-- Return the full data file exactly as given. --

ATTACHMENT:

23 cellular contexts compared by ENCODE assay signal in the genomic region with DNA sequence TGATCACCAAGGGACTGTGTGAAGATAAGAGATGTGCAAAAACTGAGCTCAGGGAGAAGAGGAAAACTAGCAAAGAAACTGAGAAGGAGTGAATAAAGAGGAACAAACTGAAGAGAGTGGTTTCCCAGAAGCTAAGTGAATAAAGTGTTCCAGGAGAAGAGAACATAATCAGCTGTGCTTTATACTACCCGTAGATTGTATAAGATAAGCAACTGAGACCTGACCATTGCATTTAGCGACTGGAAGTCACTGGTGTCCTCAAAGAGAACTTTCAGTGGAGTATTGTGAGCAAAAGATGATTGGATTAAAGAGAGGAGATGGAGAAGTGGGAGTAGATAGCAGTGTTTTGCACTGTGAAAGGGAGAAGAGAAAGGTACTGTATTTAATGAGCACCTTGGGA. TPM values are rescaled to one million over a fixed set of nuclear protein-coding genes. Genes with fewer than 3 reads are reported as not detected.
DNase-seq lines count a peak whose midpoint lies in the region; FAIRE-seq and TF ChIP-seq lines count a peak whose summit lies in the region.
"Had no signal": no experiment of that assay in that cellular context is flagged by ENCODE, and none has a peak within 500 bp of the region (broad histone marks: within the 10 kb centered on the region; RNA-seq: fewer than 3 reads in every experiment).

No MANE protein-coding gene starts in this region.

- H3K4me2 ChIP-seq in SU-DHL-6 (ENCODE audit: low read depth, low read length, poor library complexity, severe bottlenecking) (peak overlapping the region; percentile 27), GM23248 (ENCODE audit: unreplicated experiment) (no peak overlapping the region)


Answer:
23 cellular contexts compared by ENCODE assay signal in the genomic region with DNA sequence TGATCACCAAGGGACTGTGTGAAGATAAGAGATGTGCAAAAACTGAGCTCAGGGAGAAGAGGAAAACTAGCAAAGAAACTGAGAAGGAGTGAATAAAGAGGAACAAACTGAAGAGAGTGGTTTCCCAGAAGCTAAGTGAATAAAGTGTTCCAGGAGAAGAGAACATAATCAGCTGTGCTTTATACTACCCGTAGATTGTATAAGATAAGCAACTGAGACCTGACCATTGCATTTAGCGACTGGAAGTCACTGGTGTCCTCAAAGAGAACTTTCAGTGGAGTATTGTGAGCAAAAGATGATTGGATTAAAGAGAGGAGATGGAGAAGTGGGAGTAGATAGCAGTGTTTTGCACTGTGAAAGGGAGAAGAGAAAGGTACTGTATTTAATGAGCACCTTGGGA. TPM values are rescaled to one million over a fixed set of nuclear protein-coding genes. Genes with fewer than 3 reads are reported as not detected.
DNase-seq lines count a peak whose midpoint lies in the region; FAIRE-seq and TF ChIP-seq lines count a peak whose summit lies in the region.
"Had no signal": no experiment of that assay in that cellular context is flagged by ENCODE, and none has a peak within 500 bp of the region (broad histone marks: within the 10 kb centered on the region; RNA-seq: fewer than 3 reads in every experiment).

No MANE protein-coding gene starts in this region.

- H3K4me2 ChIP-seq in SU-DHL-6 (ENCODE audit: low read depth, low read length, poor library complexity, severe bottlenecking) (peak overlapping the region; percentile 27), GM23248 (ENCODE audit: unreplicated experiment) (no peak overlapping the region)